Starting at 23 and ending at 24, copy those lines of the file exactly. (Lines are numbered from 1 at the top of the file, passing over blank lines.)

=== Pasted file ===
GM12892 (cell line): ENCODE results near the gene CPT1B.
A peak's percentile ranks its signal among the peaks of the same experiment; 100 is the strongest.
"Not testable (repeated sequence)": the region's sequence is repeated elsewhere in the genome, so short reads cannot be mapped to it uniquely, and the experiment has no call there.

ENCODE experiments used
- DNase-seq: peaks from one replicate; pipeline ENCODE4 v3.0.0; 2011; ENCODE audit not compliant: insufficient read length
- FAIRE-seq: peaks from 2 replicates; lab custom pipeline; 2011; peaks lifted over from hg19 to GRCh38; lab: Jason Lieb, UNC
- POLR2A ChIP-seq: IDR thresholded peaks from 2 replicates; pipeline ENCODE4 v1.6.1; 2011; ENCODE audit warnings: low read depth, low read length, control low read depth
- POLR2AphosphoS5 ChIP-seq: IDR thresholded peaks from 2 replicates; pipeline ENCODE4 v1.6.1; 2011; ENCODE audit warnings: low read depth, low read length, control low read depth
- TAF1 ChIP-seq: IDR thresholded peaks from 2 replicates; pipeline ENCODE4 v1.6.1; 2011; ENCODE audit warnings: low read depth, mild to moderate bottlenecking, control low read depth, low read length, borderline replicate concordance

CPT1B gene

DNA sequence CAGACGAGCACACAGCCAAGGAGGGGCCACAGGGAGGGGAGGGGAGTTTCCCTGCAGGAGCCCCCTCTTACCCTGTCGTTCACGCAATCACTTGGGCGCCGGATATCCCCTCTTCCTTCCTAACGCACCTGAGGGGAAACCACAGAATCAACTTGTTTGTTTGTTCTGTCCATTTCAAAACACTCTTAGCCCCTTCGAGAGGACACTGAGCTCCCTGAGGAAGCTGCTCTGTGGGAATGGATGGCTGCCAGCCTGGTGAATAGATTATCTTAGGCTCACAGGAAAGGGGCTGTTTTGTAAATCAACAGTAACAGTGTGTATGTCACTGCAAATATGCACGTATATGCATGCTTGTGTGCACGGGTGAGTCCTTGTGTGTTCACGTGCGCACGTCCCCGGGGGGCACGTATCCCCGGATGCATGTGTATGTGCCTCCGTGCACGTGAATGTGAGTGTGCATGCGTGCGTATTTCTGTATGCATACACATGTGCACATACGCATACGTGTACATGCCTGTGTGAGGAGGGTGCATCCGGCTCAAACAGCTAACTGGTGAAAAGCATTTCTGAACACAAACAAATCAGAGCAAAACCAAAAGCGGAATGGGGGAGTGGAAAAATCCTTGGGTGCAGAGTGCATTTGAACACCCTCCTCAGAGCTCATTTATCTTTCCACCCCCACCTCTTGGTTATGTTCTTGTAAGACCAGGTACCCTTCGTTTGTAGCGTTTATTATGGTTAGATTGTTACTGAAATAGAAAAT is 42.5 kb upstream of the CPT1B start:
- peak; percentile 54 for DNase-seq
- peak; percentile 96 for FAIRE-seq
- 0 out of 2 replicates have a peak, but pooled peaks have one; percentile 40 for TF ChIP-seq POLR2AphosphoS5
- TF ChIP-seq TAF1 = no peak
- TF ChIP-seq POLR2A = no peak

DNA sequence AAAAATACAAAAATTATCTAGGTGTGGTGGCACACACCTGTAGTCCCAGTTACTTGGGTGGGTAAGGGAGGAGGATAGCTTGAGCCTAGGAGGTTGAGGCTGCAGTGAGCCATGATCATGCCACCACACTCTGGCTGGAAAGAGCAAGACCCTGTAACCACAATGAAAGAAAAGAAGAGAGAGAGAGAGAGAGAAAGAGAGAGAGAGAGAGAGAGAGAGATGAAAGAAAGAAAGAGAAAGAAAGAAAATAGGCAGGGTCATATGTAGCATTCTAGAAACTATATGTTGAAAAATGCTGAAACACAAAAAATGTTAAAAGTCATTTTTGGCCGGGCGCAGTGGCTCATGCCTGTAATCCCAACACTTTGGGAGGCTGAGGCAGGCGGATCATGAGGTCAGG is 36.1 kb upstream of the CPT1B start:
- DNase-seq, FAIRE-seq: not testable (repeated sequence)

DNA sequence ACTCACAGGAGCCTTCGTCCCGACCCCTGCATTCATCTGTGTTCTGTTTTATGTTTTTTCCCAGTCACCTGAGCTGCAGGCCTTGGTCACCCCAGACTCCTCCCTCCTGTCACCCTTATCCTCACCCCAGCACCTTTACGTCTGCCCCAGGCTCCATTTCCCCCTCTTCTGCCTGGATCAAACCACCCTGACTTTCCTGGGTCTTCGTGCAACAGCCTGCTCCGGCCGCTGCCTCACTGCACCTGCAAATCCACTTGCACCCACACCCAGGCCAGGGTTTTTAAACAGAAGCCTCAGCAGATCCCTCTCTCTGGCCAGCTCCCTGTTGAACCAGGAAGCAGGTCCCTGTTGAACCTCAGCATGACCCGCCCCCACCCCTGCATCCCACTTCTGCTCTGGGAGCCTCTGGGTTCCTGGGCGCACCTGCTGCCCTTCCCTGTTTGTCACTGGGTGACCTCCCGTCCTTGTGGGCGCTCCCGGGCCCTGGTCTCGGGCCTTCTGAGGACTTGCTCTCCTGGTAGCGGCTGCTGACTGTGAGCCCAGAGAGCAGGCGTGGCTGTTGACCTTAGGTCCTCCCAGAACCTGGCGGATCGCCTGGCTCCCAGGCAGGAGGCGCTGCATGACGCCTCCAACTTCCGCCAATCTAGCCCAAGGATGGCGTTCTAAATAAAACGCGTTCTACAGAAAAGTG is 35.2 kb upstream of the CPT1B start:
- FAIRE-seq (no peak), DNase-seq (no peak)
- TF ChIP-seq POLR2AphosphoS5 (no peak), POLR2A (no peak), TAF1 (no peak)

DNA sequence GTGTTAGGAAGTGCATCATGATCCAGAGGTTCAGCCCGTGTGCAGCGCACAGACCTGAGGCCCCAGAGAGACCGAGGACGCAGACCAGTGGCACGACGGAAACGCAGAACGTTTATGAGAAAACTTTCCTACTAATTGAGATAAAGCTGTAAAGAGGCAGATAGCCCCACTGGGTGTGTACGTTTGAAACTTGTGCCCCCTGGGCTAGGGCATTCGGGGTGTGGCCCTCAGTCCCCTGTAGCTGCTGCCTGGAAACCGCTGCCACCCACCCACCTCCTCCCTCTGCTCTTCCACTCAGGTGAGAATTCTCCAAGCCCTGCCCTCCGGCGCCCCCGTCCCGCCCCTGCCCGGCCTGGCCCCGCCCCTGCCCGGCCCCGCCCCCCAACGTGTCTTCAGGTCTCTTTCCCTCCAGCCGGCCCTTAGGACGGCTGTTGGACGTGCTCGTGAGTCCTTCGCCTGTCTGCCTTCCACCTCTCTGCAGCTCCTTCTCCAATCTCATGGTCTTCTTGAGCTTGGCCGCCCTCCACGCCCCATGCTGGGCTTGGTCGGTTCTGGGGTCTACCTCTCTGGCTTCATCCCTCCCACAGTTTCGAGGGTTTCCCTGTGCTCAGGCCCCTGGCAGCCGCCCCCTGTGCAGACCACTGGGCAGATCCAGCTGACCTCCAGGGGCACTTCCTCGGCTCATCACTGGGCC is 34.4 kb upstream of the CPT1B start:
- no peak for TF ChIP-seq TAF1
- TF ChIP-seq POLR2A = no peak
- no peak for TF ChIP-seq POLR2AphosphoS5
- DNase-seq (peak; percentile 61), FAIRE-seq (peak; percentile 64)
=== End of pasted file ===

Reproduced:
- no peak for TF ChIP-seq TAF1
- TF ChIP-seq POLR2A = no peak